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[[image - logo of the Robert R. Moton Memorial Institute ]]

THE ROBERT R. MOTON MEMORIAL INSTITUTE, organized in 1958 as a non-profit organization, is dedicated to strengthening the quality of higher education in minority institutions. Named for the distinguished black educator and second president of Tuskegee Institute, the organization renders technical services to those colleges which historically have provided opportunities to large numbers of economically disadvantaged students.

The first component of the Institute was the Moton Conference Center in Capahosic, Gloucester County, Virginia. For 23 years it has been a retreat where leaders in education, business and race relations have met for serious policy discussions affecting the lives of minorities.

In the early sixties it became apparent that, if small colleges were to continue their mission of providing an education for thousands of students from needy families, urgent attention would have to be given to improving their financial resources and fiscal management. These needs are critical to the survival of the colleges.

To alleviate these conditions, the Alfred P. Sloan Foundation sponsored a multi-year project in development and fiscal management by making a matching grant available to 30 predominantly black colleges. To implement this effort, the Moton Institute was requested to serve as the organization to conduct a series of seminars for college trustees, presidents, development and fiscal officers.

This project, known as the Cooperative College Development Program, was the beginning of the Institute's long years of service as an assisting agency to small colleges. Subsequently, Moton Institute initiated training programs in admissions and financial aid, development and endowment training, federal relations, long-range planning, evaluation and management.

The staff of the Moton Institute, originally housed in Washington, D.C., was relocated to the Conference Center in 1980, thereby making the Center the central headquartes of the Moton Institute. Training seminars for colleges are held both at the Center and on college campuses. The College Endowment Funding Plan is administered from New York City, while the Recruitment Consortium project is housed in Philadelphia. A brief description of current programs found on the reverse side of this leaflet shows the wide range of administrative, financial, faculty and student services.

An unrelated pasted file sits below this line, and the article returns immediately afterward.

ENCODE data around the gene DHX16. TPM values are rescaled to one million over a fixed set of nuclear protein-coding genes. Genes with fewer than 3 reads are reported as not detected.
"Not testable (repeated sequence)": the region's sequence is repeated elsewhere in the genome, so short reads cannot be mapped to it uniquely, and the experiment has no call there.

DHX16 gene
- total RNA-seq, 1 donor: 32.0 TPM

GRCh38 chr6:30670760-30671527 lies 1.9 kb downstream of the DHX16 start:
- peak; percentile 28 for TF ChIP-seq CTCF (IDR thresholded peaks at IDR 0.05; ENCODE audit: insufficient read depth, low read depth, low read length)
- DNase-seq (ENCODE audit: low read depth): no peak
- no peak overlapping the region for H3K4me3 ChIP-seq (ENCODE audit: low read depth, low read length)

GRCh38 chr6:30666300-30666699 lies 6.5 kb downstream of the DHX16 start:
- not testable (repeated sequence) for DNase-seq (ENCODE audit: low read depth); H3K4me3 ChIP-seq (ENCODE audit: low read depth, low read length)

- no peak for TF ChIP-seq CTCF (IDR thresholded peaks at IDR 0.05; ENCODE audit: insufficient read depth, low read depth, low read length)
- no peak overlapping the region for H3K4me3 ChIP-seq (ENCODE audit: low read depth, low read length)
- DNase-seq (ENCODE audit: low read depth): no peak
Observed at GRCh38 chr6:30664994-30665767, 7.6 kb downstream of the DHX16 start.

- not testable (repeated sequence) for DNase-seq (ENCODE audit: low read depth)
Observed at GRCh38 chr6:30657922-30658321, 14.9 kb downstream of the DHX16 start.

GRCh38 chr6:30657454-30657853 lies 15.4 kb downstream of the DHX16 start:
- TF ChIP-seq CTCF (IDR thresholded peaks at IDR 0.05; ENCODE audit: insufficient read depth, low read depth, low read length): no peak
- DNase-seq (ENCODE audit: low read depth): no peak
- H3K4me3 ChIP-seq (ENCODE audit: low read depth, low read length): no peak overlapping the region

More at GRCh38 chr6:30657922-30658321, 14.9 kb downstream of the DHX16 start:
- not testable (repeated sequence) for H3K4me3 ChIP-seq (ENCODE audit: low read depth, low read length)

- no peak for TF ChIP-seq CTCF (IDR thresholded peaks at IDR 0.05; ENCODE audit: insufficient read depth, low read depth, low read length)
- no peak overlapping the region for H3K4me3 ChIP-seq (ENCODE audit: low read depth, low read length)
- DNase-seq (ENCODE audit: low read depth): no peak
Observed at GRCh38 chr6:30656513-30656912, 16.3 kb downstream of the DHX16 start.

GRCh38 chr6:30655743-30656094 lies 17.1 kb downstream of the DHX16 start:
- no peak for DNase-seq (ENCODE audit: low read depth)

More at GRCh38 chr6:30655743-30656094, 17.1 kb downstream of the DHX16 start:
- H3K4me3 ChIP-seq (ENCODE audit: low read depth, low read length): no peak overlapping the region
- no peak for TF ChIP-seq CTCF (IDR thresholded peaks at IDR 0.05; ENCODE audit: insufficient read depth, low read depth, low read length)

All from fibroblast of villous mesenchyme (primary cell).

Today the Robert R. Moton Memorial Institute continues its valuable services by assisting small colleges in their quest for quality education.

The College Endowment Funding Plan (CEFP), inaugurated in May 1978 with a group of 6 colleges and 9 insurance companies, has experienced dramatic growth since its inception. To date, 5 groups representing 19 colleges with 33 units are participating in the Plan. The number of insurance companies has grown to 21. Colleges affiliated with the United Negro College Fund (UNCF) are eligible for participation.

CEFP is an innovative method of building endowment for small colleges. A college raising $300,000 in gift money is given a bonus of $50,000 by UNCF. These funds are combined with a loan of $400,000 from the insurance industry to form an investment package of $750,000 for a 25-year period.

During the life of the investment, earned income provides funds for yearly operating expenses for the college. Insurance companies through their program of Corporate Social Responsibility make loans available at a discount below the investment rate (the present spread is 2%), thereby making it possible for the principal to generate a margin of surplus investment income.

A significant feature of CEFP is that only interest is paid on the loan for the first fifteen years and the loan is retired at the rate of 10% during the final ten years of the investment.

By January 1, 1982, a funding mechanism of $68.9 mission in endowment was firmly in place for the 19 colleges. The institutions will have used $29.1 million in operating expenses at the end of the 25-year period or maturity of the endowment. Total endowment and budget funds will amount to over $98 million.

Institutions participating in the College Endowment Funding Plan as of January 1, 1982:

Benedict College (6 units)
Bennett College           
Bishop College
Claflin College
Dillard University (2 units)
Fisk University
Lemoyne-Owen College
Livingstone College
Oakwood College
Rust College (3 units)
Saint Augustine's College (4 units)
Talladega College
Tougaloo College
Tuskegee Institute (3 units)
Virginia Union University
Vorhees College (2 units)
Wilberforce University
Xavier University
Paine College

The Director of the Plan, as well as its architect, is Dr. Frederick D. Patterson, former Chairman of the Robert R. Moton Memorial Institute. He urges colleges interested in endowment development to take advantage of the excellent returns now possible from treasury and high quality corporate bonds. These income values many not be possible later.

For further information write or call:
Dr. Mabel P. Phifer, President, The Robert R. Moton Memorial Institute,
P. O. Box 1070, Gloucester, Virginia 23061 
Telephone: (804)693-4480